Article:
For Episode #79 (to be recorded in late June and released in July), we'll be reading Eva Brann's The Logos of Heraclitus and interviewing her about it. She was a colleague of Dylan's at St. John's, and her book exhibits that love of etymology that has come up recently on PEL whenever Heidegger is mentioned, for which St. John's is notorious. This is pretty much what you have to do to talk about Heraclitus, as there are no surviving full texts by the guy. He's just quoted by other ancient writers. You can view all of his fragments here along with where they were quoted, but Eva really goes all out to weave a narrative out of this, bringing in Pythagoras and others whose work she thinks Heraclitus was responding to. The "logos" is about meaning, about patterns: she sees Heraclitus as the first real philosopher of science, who noted that nature performs according to regularities and asked about the relation between that lawlike behavior and the regularities themselves.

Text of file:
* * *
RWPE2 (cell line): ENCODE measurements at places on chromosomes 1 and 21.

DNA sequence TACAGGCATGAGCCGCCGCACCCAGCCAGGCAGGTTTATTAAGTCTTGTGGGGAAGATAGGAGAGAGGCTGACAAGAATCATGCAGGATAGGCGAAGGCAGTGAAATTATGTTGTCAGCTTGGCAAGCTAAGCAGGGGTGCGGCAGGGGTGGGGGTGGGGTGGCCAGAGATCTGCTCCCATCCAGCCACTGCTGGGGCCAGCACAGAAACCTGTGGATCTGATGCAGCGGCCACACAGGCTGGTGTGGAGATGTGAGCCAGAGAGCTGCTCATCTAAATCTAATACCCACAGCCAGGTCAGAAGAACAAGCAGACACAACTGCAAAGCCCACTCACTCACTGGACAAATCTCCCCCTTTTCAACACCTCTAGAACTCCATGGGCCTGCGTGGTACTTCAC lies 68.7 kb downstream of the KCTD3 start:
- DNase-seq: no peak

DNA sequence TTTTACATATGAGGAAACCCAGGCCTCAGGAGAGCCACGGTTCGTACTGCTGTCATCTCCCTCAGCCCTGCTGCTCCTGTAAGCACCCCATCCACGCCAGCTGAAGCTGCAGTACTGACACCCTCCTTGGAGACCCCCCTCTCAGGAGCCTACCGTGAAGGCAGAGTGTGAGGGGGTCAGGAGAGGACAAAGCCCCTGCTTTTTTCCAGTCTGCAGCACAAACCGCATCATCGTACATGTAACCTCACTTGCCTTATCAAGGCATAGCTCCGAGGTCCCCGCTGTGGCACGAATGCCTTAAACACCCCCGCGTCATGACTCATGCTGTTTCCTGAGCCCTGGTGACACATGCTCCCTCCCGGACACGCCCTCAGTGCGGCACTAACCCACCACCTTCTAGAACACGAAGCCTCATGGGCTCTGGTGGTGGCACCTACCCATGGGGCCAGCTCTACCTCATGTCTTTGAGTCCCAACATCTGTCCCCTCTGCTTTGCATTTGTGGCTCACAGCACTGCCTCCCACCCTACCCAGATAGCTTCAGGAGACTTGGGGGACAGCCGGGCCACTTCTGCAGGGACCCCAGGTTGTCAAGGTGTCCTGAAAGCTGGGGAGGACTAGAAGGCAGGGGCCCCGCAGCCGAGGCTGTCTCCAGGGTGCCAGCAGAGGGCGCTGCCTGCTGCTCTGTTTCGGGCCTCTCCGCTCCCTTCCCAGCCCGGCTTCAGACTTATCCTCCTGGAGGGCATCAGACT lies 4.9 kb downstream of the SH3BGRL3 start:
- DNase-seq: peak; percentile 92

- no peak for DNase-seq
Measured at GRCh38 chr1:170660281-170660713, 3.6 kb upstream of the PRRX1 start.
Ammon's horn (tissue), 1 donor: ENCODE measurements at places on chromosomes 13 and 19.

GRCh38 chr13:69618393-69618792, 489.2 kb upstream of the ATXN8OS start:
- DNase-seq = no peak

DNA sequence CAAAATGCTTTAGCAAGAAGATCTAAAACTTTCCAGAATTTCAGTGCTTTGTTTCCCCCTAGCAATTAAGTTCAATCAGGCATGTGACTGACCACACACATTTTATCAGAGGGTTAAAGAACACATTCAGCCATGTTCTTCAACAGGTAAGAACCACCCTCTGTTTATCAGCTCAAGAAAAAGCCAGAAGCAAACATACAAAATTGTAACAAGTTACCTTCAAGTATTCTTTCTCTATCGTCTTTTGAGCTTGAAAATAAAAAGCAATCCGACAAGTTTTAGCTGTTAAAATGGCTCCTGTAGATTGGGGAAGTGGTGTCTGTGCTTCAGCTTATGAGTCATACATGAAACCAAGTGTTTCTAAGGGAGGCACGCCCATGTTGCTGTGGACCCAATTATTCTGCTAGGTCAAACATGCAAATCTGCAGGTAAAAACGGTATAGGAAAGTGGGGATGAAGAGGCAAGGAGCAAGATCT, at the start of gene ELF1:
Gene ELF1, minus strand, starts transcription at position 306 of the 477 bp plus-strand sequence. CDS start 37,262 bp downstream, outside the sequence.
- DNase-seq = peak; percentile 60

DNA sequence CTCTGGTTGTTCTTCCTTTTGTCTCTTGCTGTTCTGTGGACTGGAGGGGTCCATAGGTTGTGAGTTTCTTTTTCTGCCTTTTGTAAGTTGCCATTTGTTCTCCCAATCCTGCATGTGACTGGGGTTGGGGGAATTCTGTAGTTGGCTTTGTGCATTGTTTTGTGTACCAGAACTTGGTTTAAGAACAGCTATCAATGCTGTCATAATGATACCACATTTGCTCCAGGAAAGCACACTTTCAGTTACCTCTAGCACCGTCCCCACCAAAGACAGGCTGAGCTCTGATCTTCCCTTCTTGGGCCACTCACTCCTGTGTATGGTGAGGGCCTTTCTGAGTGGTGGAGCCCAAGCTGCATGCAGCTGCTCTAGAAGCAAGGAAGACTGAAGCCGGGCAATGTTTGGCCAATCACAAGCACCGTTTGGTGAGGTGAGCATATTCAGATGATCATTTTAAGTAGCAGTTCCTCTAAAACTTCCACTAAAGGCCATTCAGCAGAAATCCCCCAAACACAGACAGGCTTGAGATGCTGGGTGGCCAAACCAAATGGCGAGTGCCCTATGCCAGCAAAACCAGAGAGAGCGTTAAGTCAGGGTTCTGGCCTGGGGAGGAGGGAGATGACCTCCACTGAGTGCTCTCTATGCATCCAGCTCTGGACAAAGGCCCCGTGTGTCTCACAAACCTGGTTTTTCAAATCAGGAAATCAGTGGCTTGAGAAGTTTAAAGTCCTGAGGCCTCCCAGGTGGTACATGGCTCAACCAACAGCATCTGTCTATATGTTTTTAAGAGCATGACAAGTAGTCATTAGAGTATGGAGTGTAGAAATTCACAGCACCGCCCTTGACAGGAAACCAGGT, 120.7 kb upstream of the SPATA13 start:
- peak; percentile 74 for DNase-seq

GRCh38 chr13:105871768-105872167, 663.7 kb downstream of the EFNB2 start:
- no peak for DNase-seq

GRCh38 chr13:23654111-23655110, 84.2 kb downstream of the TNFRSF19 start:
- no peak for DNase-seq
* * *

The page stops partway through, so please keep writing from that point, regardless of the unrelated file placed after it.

He seems to come down on something like Spinoza's view that the lawgiving force is immanent in the matter itself, that everything is in some sense all the same stuff, but that this stuff (which he sometimes calls fire) transmutes according to its internal laws (something like the law of conservation of matter) into the other elements in fixed ratios. The "ratio" part comes from Pythagoras, and is the basis of "rationality:" consistent mathematical relations displays the underlying order of the universe. So there's more to Heraclitus than "the world is a constant flux" in contrast to Parmenides who says "the world is fundamentally unified, static Being."
It's not too late to join the Not School group that I'm running on this. The book is available as an e-book (Kindle, which you can view right on a PC or mac without owning Kindle) as well as in paper (it's cute little pocket book), and though I need to be done with it by 6/20 to record this episode, I plan on running the discussion into July to allow people to take the time they need to get through as much as they want to of it.